A GoTo mount is a computerized telescope mount that can automatically point a telescope at a certain astronomical object. I’ve always wanted one of these, but I don’t want to spend a fortune, and I want one with enough versatility and flexibility that I could program myself. So, I decided to build my own alt-azimuth GoTo mount for my 4.5” Newtonian telescope, with a Raspberry Pi as the computer.
Key Features of my GoTo Mount:
• Raspberry Pi 3 Model B+ ($50)
• Arduino UNO clone x3 ($3 each)
• NEMA 17 Stepper Motor with Mounting Bracket x2 ($20 each)
• Optical Rotary Encoder, 1000 PPR x2 ($12 each)
• A4988 Stepper Motor Driver Module x2 ($3 each)
• GY-521 Gyroscope/Accelerometer Module ($0.80)
• Raspberry Pi GPIO Breakout and Breadboard ($10)
• Orion XP480 PSU ($20)
• Anti-skid Aluminum Alloy Rotary Encoder Mount x2 ($12 each)
• Open-ended Timing Belt, 2mm pitch, 10mm wide, 5m long ($8)
• Timing Belt Pulley, 20 teeth, 10mm wide, 6.35mm bore x2, 5mm bore x2 ($1 each)
• 4” x 4” Lazy Susan Turntable x2 ($2.50 each)
• 1/8” x 3/4” x 36” Solid Aluminum Angle ($15)
• 10” Diameter Birch Plaque x2 ($8 each)
• SPF Lumber (2” x 4” x 8’, 1” x 4” x 6’)
• Wood Particleboard (1’ x 1’ x 5/16”)
• Wood/Metal Screws (#8 x 2.5”, #6 x 1.625”, #6 x 1.25”, #6 x 0.5”)
• 2.75” x 1.5” x 1.5” Galvanized Steel L-Angle x2 ($1.60 each)
• 2.5” Zinc Flat Corner Brace x4 ($0.65 each)
• 3” Zinc Plated Strap Hinge x2 ($2.70 each)
• M3 and M4 Screws, Locknuts, and Washers
• Solid Core 22 AWG Wire
• Zip ties
• Heat-shrink Tubing
• Power Bar and Extension Cord
• Telescope counterweight
The altitude and azimuth axes are controlled by two NEMA 17 stepper motors, which are controlled by the Raspberry Pi using two A4988 stepper motor drivers. 1/4 step microstepping is used during object tracking, and 1/8 step microstepping used during calibration, for increased precision while retaining accuracy. The motors are powered by a computer PSU which was modified into a 3.3V/5V/12V bench power supply.
Two optical rotary encoders (1000 PPR) are used to determine the angular displacement of the motors, providing a feedback system. The encoders are each connected to an Arduino, and an interrupt service routine is used to determine the angular displacement of each encoder. The two Arduinos transfer this data back to the Raspberry Pi via USB serial communication.
A GY-521 accelerometer module was used for initial calibration of the altitude axis, so that it would be level with the ground. The GY-521 communicates with a third Arduino via I2C. This Arduino transfers data back to the Raspberry Pi again via USB serial communication.
The main program for the mount was written in Python. Most of the software is in the Raspberry Pi, in which calculations and motor control are performed. I wrote my own classes to control the stepper motors, to search for and retrieve coordinates, to handle USB serial communication, and to process data from the rotary encoders and the GY-521.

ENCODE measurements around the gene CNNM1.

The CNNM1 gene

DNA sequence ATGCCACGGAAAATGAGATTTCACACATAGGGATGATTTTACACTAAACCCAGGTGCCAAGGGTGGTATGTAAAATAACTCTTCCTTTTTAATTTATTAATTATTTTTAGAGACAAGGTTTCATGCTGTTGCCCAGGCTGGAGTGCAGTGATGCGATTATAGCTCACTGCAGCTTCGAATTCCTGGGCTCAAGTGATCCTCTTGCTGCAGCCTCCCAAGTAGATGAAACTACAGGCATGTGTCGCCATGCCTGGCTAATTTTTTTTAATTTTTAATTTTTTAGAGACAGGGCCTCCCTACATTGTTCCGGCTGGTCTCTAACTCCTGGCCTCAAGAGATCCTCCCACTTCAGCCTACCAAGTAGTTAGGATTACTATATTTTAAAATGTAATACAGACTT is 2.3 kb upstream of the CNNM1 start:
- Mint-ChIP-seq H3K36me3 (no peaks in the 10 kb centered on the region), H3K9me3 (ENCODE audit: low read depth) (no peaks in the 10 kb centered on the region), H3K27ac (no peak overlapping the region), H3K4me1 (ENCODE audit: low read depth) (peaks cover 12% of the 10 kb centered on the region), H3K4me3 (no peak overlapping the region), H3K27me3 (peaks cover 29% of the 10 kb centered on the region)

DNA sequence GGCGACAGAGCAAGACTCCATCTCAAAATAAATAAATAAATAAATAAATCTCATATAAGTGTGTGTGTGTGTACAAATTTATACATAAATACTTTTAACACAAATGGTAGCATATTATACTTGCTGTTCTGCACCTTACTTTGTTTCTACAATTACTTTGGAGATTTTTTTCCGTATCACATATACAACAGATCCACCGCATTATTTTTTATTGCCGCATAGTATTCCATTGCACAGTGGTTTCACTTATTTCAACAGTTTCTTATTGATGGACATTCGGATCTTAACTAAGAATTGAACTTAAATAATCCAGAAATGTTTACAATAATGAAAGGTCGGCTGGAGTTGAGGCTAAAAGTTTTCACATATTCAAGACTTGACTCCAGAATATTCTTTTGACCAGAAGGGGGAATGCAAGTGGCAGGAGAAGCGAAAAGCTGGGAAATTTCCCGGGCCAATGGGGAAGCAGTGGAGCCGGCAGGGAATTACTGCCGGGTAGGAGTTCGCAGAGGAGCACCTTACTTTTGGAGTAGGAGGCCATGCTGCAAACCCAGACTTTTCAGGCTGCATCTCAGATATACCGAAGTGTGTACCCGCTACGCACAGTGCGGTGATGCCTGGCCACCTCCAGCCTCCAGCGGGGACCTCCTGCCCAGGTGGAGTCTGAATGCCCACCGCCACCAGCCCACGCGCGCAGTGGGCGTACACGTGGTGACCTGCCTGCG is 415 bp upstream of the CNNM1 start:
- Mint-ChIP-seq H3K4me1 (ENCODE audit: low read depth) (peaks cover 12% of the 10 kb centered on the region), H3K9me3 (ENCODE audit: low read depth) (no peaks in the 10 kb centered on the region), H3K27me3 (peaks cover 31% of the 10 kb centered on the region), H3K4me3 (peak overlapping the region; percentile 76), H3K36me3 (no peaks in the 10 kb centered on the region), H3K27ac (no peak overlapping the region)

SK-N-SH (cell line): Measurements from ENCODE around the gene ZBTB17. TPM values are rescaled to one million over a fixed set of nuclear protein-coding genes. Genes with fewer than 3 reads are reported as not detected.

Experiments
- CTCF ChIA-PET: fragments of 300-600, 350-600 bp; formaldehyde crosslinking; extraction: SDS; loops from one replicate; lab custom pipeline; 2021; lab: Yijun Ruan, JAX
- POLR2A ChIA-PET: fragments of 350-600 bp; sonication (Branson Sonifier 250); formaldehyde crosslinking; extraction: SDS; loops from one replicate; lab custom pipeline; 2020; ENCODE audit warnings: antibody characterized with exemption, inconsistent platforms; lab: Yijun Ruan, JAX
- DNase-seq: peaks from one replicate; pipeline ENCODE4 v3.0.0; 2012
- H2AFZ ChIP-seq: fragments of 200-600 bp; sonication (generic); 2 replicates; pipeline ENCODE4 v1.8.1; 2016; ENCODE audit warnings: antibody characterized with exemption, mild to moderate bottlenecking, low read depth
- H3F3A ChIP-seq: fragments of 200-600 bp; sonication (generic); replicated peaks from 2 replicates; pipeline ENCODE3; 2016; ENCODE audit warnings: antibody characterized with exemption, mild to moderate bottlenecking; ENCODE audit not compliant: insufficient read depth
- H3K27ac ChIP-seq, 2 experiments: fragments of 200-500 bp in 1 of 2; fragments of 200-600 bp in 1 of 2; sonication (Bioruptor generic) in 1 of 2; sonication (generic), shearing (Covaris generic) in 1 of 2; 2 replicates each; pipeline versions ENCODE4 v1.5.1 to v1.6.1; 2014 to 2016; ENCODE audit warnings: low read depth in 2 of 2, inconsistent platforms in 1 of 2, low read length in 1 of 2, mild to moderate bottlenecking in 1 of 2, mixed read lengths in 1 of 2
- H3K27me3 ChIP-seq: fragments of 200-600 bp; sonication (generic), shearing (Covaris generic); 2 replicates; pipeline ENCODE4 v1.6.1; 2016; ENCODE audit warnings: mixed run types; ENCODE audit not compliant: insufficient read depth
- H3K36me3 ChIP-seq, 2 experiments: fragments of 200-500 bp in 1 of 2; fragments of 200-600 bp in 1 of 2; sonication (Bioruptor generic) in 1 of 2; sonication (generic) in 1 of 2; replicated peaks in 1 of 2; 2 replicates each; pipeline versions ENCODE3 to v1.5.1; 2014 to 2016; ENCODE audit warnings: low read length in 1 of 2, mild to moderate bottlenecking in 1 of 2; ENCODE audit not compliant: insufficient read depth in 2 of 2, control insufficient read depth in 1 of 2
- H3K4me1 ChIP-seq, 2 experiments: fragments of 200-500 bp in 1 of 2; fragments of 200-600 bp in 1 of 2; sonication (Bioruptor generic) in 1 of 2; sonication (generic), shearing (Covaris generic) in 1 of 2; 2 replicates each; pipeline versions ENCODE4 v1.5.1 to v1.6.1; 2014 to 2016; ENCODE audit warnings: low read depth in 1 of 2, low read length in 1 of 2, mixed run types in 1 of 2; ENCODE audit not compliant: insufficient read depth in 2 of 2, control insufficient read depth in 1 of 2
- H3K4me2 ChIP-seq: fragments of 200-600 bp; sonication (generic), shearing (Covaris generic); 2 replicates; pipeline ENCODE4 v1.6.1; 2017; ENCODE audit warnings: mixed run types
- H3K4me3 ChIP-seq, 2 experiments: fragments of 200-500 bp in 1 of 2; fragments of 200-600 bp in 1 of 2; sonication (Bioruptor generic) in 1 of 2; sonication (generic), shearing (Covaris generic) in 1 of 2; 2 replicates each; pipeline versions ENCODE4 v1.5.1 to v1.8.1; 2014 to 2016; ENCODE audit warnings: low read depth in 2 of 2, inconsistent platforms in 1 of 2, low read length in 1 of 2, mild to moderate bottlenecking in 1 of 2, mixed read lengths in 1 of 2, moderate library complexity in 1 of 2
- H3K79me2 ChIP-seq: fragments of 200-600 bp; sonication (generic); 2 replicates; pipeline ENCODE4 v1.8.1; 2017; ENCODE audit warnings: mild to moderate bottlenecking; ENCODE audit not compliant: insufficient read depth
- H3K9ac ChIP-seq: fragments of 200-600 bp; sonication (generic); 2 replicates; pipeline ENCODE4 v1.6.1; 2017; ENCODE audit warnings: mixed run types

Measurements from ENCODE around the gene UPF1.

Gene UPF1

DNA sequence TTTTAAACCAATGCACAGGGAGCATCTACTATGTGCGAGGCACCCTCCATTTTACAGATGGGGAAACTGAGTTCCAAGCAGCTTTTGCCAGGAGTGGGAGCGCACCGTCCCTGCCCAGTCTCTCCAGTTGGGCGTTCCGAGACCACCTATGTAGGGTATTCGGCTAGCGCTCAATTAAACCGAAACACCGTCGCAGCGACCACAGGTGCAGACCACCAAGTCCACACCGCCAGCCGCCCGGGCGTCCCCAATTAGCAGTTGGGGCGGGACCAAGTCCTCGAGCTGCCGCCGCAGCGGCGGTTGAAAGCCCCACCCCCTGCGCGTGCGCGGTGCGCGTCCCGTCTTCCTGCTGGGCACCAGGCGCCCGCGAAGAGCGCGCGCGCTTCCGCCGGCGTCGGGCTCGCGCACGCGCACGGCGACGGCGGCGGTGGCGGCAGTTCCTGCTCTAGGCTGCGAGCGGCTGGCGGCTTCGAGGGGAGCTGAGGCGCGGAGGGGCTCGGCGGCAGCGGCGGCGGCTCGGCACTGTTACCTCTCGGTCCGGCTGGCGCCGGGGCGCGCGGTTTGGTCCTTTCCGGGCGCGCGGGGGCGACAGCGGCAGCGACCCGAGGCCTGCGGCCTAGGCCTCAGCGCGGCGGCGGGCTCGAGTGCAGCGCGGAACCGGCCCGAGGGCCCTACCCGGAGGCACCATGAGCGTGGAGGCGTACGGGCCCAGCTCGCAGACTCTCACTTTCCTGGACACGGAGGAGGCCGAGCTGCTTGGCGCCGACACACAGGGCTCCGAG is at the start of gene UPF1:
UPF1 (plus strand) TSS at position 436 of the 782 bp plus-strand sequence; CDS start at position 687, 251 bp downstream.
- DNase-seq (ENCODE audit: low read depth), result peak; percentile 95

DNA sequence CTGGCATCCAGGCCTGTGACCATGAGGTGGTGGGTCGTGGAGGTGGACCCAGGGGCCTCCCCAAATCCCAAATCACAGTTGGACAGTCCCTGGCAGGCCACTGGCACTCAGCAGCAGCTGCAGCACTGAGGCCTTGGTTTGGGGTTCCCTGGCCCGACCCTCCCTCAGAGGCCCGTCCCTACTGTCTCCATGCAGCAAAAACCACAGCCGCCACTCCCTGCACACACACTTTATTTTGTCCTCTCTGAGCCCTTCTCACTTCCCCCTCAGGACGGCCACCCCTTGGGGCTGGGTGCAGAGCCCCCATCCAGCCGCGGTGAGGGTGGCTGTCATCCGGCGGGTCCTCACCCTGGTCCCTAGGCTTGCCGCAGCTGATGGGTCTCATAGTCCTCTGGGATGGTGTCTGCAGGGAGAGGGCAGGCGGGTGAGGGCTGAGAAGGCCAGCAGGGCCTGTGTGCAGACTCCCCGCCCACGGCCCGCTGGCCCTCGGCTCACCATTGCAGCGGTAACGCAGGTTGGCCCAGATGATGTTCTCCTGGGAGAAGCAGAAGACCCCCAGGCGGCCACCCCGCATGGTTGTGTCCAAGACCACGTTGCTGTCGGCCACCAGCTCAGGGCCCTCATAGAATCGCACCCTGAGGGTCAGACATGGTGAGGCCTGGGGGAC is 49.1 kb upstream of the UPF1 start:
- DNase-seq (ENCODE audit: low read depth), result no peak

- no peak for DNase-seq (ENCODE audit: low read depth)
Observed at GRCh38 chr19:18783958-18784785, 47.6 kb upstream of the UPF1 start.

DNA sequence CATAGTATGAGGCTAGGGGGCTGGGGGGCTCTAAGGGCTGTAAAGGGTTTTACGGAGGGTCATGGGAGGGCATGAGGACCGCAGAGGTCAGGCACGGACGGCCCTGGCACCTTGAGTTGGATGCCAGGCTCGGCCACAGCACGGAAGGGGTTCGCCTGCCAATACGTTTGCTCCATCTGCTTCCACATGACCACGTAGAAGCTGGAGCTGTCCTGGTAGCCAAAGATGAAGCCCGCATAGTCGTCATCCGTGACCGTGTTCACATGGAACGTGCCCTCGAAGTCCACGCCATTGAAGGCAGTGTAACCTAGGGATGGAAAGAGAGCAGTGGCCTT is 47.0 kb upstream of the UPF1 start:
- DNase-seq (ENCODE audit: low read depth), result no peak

On start-up, the main program initializes all necessary Raspberry Pi GPIO pins and serial ports. The user can then choose to calibrate the telescope themselves, as there are options to move the telescope in a certain direction and to set reference angles for both axes. Using the GY-521, an automatic calibration can also be done.
Once calibration is done, the user can select an object to track. My mount features an internal database of the ICRS coordinates of all Messier and NGC objects, scraped from the Strasbourg Astronomical Data Centre. Using the Astropy library, the real-time coordinates of other objects can also be retrieved, though this requires an internet connection. Coordinate transformations and calculations are done using Astropy.
The real-time coordinates of an object are then given to the stepper motors, which move in parallel using the Python Multiprocessing library, tracking the object. The optical rotary encoders provide a feedback system, and the difference between the actual and desired angular displacement is accounted for and corrected.
An L-shaped wood frame for the mount was constructed using two-by-fours and one-by-fours, held together with wood/metal screws and a variety of L-angles and corner braces. The base of the mount is an X-shape, created by three two-by-fours, which are foldable because of strap hinges.
Each of the axes have a main drive pulley, which is a 10” diameter birch wheel, with a 10mm wide open-ended timing belt glued around it. Each main drive pulley is attached to the wood frame using a Lazy Susan turntable. The stepper motors (5mm diameter shaft) and rotary encoders (6mm diameter shaft) each have 20 teeth 2mm pitch timing pulleys attached to them. There is a gear factor of around 20 between each of the motor/encoder pulleys and main drive pulleys.
Each stepper motor is held by a bracket, which is mounted onto a solid aluminum angle cut to 8” long, which was screwed onto the wood frame. A 4” long and 1/4” wide slot was milled in the aluminum angle, and the motor bracket was attached to the angle through the slot using screws and locknuts. This slot allows for adjustment of the motor and bracket, if necessary.
The rotary encoders are mounted to the wood frame using anti-skid aluminum alloy mounts, each featuring a spring which provides tension to pull the encoder towards the main drive pulley, ensuring no slip between the encoder pulley and main drive pulley.
A 6” by 3.5” wood particleboard, 5/16” thick, was screwed onto a 2” long two-by-four block, which was screwed onto the altitude main drive pulley. Telescope tube rings or a camera can be attached to the particleboard.
The GIF below shows my GoTo mount in action.